Soap Operas and Soap Boxes: The Rhetoric of Performance
Ronald Reagan, Clint Eastwood, Arnold Schwarzenegger, and Al Franken all moved from the entertainment industry into politics. Jerry Springer left a career in politics for television. These shifts are not shocking; after all, both careers are based on performance. Even though we may not be politicians or actors, we, too, are performers. We act differently when we are with our parents, in our dorms, or in the classroom. And as writers, we utilize a persona, a "self" that varies from the persona we use when engaging with our families or friends. In this course, we will analyze the ways the rhetoric of performance works to construct identity from small screen soaps to the political soap box.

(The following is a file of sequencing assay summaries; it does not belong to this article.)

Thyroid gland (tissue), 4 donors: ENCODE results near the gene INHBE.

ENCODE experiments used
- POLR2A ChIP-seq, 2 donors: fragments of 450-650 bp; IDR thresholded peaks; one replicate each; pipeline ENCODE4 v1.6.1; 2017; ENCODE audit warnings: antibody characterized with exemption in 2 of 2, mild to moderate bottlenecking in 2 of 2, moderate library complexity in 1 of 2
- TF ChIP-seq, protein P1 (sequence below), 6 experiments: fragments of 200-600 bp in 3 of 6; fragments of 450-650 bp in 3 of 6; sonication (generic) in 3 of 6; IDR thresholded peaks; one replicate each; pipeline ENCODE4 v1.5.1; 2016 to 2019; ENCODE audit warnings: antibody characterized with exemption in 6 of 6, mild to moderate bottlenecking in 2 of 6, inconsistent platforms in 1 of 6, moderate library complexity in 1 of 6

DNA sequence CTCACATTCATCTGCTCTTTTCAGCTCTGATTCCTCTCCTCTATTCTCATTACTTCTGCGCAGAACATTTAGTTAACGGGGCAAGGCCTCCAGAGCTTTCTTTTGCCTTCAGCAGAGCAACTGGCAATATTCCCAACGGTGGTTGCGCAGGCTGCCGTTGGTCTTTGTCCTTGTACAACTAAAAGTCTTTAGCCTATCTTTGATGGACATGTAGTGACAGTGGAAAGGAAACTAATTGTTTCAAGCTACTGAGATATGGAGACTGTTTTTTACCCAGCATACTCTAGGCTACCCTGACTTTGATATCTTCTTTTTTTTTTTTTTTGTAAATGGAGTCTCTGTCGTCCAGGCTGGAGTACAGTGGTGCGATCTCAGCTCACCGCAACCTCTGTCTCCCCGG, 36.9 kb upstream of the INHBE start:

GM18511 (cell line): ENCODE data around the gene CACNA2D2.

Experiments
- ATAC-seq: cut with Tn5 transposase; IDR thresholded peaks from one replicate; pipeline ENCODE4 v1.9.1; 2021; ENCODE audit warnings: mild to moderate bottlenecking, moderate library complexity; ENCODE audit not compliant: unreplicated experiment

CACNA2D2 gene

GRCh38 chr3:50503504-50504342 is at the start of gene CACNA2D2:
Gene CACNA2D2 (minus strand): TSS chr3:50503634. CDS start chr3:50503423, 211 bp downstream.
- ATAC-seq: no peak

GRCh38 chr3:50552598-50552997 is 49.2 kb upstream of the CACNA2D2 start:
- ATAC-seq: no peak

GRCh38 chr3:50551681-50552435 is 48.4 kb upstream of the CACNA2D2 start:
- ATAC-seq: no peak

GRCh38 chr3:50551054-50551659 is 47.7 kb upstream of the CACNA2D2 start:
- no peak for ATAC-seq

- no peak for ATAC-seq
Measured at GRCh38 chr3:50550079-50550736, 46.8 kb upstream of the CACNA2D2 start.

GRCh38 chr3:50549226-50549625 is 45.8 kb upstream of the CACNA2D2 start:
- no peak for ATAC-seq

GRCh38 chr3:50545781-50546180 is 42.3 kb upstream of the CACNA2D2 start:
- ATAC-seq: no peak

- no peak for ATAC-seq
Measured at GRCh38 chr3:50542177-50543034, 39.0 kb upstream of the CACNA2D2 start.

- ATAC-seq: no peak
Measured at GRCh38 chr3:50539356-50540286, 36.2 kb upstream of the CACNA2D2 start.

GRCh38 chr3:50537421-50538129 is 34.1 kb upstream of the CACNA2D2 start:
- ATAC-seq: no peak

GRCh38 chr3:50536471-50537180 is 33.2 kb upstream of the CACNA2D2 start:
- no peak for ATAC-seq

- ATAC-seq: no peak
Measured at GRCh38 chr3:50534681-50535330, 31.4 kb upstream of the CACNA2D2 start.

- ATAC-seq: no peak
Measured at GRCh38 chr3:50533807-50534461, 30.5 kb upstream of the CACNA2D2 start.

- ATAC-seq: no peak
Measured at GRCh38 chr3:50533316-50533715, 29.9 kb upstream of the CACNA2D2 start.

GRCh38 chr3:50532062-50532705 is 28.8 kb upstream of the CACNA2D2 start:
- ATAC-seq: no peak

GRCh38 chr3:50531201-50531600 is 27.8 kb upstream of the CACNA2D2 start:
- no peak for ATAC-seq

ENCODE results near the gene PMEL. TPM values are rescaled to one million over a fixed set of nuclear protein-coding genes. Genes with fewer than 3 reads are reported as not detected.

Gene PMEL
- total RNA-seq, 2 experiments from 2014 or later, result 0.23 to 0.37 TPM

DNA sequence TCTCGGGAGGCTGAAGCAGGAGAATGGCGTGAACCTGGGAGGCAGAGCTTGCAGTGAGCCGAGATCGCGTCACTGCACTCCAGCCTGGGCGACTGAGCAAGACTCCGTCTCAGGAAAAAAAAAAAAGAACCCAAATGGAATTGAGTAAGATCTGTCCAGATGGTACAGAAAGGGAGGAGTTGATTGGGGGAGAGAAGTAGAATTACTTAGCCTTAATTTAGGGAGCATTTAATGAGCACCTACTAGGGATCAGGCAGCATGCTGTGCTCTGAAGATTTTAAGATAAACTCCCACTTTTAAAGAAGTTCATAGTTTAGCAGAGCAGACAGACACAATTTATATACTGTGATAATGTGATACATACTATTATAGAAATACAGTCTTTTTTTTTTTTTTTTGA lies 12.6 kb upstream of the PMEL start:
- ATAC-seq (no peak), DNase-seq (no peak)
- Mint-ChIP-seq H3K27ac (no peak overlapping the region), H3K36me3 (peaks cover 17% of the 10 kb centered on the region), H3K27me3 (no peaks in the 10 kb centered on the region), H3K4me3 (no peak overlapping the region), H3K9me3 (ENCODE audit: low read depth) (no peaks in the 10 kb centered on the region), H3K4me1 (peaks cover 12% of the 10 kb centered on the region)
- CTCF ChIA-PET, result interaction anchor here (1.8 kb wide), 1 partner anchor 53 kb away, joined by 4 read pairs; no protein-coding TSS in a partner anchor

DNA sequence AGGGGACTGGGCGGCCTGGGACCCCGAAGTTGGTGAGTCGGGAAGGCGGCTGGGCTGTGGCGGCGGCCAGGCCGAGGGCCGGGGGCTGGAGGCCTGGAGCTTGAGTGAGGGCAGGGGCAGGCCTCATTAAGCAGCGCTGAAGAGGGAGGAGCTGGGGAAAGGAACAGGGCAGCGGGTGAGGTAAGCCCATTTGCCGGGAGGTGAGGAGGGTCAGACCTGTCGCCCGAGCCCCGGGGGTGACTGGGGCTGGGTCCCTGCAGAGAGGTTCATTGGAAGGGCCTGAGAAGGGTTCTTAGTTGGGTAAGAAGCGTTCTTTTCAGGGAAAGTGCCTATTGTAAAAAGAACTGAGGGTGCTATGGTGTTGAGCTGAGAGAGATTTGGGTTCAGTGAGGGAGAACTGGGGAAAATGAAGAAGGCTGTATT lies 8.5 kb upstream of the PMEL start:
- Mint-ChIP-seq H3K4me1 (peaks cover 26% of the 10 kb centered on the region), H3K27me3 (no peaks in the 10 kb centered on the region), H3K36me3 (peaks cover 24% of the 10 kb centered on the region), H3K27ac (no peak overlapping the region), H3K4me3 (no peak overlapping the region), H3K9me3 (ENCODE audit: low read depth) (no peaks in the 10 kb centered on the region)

How is identity a social, political, and cultural performance? How do different situations call for particular styles of rhetorical performance? How do we evaluate and analyze different types of performances, including artistic and political performances, as well as the performances of everyday life? To answer these questions, we will examine in-depth performative rhetoric in, for example, the classic film Sunset Boulevard, television "reality" soaps, and, beyond artistic performances, the performative rhetoric used in political speeches and ad campaigns. The course will culminate in your own rhetorical performance: a research-based-argument that analyzes a form of performance or a particular performance.